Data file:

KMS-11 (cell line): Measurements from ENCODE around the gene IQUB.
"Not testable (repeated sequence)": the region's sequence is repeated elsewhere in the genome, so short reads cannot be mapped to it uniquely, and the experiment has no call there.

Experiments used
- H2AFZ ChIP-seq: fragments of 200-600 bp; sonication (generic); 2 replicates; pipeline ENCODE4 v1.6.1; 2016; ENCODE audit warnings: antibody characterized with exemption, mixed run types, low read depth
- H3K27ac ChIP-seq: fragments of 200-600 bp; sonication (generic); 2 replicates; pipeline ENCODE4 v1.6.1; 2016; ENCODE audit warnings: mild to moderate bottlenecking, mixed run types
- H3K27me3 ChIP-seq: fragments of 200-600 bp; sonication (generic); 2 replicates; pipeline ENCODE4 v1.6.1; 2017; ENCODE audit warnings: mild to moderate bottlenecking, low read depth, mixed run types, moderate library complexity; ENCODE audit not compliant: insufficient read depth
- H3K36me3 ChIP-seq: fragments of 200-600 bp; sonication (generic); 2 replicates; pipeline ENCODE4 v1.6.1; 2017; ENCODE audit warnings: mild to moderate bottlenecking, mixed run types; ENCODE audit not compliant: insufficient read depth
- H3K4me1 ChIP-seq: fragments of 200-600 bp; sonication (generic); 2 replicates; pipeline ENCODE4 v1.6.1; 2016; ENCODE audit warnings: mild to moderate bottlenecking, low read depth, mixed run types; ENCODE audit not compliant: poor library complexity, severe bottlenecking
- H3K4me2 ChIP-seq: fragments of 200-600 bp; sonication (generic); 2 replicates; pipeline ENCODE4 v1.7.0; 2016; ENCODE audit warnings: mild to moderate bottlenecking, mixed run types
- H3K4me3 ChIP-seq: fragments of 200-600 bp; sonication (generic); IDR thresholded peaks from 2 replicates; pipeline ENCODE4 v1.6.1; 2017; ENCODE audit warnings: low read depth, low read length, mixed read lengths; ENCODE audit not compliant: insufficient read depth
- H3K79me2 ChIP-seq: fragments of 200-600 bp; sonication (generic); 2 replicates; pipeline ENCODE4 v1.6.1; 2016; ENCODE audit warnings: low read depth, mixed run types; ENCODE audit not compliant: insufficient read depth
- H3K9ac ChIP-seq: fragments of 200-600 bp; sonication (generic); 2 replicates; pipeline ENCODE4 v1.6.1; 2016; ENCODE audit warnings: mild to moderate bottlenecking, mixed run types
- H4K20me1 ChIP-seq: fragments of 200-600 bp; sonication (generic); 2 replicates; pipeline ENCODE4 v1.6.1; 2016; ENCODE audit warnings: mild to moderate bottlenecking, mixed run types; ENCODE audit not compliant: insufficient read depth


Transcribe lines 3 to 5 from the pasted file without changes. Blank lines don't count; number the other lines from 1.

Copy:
Experiments used
- H2AFZ ChIP-seq: fragments of 200-600 bp; sonication (generic); 2 replicates; pipeline ENCODE4 v1.6.1; 2016; ENCODE audit warnings: antibody characterized with exemption, mixed run types, low read depth
- H3K27ac ChIP-seq: fragments of 200-600 bp; sonication (generic); 2 replicates; pipeline ENCODE4 v1.6.1; 2016; ENCODE audit warnings: mild to moderate bottlenecking, mixed run types